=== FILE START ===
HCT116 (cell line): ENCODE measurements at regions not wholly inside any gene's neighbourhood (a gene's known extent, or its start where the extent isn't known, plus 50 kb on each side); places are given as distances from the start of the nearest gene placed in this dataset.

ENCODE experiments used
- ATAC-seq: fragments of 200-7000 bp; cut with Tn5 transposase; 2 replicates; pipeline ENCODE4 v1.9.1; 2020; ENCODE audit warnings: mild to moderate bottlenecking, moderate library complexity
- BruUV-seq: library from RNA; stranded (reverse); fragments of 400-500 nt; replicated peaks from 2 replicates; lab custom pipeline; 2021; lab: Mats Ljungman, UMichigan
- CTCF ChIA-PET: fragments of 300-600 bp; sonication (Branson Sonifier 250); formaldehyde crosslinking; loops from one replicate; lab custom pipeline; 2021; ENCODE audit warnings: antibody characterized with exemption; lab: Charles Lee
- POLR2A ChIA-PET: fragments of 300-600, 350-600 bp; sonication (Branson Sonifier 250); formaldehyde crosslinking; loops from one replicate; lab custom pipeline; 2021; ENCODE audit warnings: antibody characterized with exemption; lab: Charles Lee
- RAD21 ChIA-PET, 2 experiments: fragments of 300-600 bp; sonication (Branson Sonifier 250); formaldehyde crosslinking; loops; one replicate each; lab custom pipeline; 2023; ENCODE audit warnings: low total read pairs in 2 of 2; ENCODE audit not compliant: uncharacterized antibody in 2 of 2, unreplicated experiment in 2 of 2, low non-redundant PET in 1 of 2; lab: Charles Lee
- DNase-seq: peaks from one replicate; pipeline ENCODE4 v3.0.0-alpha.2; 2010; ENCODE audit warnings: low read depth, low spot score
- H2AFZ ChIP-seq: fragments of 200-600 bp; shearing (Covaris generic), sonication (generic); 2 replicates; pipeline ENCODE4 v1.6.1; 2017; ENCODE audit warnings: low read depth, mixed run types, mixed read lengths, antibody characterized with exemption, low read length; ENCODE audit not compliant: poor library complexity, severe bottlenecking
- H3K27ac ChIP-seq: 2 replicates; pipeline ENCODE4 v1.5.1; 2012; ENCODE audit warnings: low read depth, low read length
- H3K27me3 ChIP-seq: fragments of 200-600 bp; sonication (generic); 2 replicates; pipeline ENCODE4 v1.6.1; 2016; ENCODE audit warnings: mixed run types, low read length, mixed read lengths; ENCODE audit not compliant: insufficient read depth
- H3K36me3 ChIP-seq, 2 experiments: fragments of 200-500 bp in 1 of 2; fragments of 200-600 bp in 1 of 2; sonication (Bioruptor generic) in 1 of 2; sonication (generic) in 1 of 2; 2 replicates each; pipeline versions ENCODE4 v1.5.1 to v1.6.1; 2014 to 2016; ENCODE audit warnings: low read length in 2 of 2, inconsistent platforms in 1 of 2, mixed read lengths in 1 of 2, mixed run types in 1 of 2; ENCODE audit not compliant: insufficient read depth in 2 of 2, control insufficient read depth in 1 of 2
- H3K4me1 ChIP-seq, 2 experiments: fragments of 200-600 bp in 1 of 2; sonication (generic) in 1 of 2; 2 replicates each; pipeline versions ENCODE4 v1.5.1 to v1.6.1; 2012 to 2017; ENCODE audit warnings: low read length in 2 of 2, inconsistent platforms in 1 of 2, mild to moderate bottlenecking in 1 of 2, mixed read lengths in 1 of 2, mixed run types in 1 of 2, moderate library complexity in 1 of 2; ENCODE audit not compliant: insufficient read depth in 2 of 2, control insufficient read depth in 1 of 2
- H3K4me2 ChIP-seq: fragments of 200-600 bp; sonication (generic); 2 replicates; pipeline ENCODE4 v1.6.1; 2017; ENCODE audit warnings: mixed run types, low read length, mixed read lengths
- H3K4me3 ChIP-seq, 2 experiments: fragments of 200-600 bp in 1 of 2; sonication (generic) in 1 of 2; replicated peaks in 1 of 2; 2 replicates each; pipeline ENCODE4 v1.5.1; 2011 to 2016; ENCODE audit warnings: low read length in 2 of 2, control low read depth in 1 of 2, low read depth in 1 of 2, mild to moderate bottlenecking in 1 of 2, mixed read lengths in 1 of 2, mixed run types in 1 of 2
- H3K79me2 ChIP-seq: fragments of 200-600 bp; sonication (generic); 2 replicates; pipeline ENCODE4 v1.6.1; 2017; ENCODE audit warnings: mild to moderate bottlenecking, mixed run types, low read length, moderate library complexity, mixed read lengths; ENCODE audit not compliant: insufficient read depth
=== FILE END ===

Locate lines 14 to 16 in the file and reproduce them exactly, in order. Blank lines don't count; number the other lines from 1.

- H3K4me2 ChIP-seq: fragments of 200-600 bp; sonication (generic); 2 replicates; pipeline ENCODE4 v1.6.1; 2017; ENCODE audit warnings: mixed run types, low read length, mixed read lengths
- H3K4me3 ChIP-seq, 2 experiments: fragments of 200-600 bp in 1 of 2; sonication (generic) in 1 of 2; replicated peaks in 1 of 2; 2 replicates each; pipeline ENCODE4 v1.5.1; 2011 to 2016; ENCODE audit warnings: low read length in 2 of 2, control low read depth in 1 of 2, low read depth in 1 of 2, mild to moderate bottlenecking in 1 of 2, mixed read lengths in 1 of 2, mixed run types in 1 of 2
- H3K79me2 ChIP-seq: fragments of 200-600 bp; sonication (generic); 2 replicates; pipeline ENCODE4 v1.6.1; 2017; ENCODE audit warnings: mild to moderate bottlenecking, mixed run types, low read length, moderate library complexity, mixed read lengths; ENCODE audit not compliant: insufficient read depth